Facebook’s newsfeed manager said that the social media giant has “been investing now for over two years in systems to help us detect potentially false stories” using “a number of signals, including feedback from our community,” which prioritizes those for review “by independent, third-party fact checkers.”
Tessa Lyons told CNN this morning that the company is “in a fundamentally different place now than we were in 2016” when it comes to fake news thanks to technological and workforce investments.
“We’ve actually seen independent research that’s confirmed the decrease in the amount of misinformation on Facebook,” she declared.
Lyons was asked how Facebook would respond today if another Pizzagate conspiracy theory started, referring to the allegation that a pedophilia ring was being run out of Comet Ping Pong pizzeria in D.C.
First, Lyons explained, Facebook will “remove fake accounts and pages and actors who are engaged in misleading and inauthentic behavior, and that’s critical because we know that a lot of this is about the behavior in the actors and their bad intent.”
“The second thing that we do is we also reduce the distribution of stories that are false or misleading, and we do that using a number of signals through new speed ranking,” she said. “And then finally in some cases what we do is we give people more information. Now, that might be surfacing an article from fact-checkers, or in the case of ads it might be ensuring that we’re being fully transparent about the ads that someone is running.”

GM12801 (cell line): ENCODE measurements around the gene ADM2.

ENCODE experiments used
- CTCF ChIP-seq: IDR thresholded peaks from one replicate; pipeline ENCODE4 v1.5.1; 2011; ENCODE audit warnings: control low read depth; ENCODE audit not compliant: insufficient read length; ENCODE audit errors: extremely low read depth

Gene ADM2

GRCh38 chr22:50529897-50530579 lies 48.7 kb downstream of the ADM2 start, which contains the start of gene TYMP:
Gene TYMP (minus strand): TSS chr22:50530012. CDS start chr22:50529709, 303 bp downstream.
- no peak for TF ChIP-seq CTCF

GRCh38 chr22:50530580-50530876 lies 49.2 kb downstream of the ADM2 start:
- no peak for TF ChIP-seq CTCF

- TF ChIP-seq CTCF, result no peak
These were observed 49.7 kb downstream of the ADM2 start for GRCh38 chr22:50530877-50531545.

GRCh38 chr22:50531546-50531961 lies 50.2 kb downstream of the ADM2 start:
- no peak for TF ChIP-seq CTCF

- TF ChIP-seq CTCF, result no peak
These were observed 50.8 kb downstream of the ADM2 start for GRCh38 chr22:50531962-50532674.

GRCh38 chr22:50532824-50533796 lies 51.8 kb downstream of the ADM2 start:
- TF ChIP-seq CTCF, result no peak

“And it’s important that we’re having all of these different actions because, as you mentioned, there’s a lot of different types of fake news.”
She added that whether “it’s fake news, it’s false news, it’s misinformation… it’s a problem.”
Asked if the company has seen meddling from Russia this election cycle, Lyons responded that Facebook is “always looking out for any kind of interference whether that’s from foreign states or from financial-motivated actors.”
“It’s also important to remember that a lot of the misinformation and fake news that we see on Facebook is financially motivated. It’s spammers. It’s what you mentioned earlier which is people who are trying to generate clicks to low-quality websites covered in ads so that they can generate impressions and ad revenue,” she added. “And we’ve got to ensure that our systems are able to defend against all of those different motivations.”
Foreign interference is “a very small part of the overall picture but a critical piece, and that’s why we’re laser focused on that problem as well as on the broader problem of misinformation that’s financially motivated spam” — an overall picture that requires Facebook working closely with law enforcement, the government, civil society and with news, Lyons said.